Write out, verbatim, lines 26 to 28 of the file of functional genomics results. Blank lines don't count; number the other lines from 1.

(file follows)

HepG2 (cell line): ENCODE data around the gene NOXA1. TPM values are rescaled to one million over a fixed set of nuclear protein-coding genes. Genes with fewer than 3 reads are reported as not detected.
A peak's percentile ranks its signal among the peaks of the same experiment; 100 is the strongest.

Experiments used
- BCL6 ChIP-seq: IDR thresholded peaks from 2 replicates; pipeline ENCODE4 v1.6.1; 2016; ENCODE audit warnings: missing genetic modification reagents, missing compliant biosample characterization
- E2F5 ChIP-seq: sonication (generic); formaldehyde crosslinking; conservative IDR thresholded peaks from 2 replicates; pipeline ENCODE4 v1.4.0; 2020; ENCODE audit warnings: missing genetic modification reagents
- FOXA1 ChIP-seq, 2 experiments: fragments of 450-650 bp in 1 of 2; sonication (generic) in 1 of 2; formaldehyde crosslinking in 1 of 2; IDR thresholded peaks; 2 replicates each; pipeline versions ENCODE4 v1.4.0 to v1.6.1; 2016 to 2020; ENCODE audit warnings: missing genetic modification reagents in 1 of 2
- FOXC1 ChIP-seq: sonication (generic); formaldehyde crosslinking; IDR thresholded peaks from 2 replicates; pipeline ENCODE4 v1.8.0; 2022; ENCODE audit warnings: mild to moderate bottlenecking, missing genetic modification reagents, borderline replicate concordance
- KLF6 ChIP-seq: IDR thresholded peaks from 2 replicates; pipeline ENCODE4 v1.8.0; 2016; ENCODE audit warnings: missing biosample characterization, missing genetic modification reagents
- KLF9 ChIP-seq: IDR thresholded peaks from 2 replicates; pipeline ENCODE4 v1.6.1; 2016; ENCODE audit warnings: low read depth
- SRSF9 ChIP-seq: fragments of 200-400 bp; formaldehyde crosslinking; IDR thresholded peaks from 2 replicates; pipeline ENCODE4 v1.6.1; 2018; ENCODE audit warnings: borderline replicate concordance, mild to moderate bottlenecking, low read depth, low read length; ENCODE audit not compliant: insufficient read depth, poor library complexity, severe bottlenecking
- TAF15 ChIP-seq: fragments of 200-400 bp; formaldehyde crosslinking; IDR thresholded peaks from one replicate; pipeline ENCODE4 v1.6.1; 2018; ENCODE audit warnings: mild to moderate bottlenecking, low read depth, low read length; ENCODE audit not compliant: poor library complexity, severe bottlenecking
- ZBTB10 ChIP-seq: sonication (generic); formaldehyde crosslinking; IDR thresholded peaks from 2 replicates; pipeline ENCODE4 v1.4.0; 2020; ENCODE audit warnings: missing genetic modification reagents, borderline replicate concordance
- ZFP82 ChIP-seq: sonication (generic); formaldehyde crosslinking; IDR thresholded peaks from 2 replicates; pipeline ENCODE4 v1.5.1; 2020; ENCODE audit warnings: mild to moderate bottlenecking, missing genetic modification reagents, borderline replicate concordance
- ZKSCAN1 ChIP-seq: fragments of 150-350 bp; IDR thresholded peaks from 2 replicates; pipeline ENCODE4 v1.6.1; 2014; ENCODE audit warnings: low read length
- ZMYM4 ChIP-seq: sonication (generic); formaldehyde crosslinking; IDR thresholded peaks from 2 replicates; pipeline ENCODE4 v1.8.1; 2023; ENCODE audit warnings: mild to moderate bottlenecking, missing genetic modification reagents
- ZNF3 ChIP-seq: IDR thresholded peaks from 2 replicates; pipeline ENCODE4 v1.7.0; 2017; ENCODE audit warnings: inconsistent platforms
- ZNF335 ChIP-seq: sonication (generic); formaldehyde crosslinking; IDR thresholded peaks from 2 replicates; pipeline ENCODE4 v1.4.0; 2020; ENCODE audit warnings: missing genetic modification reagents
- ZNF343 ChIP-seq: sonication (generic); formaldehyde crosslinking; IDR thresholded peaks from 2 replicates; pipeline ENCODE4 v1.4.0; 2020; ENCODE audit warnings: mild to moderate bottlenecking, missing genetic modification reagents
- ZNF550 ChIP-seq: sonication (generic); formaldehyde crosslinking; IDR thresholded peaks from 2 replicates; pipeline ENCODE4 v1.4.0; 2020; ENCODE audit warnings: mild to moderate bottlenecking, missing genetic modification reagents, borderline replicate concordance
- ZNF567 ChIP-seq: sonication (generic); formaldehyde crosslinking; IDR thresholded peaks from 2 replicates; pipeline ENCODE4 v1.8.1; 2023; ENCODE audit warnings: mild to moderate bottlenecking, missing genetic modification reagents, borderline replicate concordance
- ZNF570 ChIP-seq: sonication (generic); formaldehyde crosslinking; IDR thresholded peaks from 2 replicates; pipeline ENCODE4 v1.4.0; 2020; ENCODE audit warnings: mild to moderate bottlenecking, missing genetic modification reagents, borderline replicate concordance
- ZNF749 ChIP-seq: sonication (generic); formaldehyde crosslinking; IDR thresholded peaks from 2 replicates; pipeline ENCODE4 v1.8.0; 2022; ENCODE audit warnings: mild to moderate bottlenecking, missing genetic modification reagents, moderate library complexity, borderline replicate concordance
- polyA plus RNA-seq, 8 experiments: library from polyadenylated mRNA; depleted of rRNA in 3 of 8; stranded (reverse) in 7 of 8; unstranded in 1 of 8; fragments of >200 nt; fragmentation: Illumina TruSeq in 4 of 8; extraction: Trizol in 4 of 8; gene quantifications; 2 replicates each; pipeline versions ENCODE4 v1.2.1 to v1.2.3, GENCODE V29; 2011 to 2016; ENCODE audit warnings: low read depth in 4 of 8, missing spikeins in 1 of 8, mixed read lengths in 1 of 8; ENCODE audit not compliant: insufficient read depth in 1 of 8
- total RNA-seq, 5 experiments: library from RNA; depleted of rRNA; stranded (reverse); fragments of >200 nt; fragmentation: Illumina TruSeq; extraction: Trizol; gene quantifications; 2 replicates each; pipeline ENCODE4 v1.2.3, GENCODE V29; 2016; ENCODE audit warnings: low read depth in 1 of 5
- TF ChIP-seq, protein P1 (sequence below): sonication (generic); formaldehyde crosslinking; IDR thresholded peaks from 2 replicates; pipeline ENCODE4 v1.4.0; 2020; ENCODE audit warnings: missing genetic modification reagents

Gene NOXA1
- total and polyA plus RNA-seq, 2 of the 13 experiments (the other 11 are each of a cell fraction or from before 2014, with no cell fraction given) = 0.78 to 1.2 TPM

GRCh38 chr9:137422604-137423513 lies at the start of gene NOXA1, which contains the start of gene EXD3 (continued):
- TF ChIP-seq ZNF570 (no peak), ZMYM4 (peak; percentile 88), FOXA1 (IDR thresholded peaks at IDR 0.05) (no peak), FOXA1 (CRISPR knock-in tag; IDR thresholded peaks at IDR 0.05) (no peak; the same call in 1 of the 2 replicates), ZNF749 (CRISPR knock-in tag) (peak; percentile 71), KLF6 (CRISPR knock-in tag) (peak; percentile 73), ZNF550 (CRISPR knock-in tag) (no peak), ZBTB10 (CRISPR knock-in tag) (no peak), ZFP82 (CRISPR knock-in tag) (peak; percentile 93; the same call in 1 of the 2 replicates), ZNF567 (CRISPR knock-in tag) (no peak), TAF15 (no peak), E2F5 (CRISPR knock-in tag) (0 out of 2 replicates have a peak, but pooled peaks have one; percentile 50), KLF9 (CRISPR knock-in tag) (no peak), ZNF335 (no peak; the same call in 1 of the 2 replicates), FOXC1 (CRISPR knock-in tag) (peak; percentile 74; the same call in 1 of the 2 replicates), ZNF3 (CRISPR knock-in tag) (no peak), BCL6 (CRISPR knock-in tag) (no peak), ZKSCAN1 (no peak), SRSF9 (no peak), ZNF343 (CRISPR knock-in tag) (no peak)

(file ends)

Gene NOXA1
- total and polyA plus RNA-seq, 2 of the 13 experiments (the other 11 are each of a cell fraction or from before 2014, with no cell fraction given) = 0.78 to 1.2 TPM

GRCh38 chr9:137422604-137423513 lies at the start of gene NOXA1, which contains the start of gene EXD3 (continued):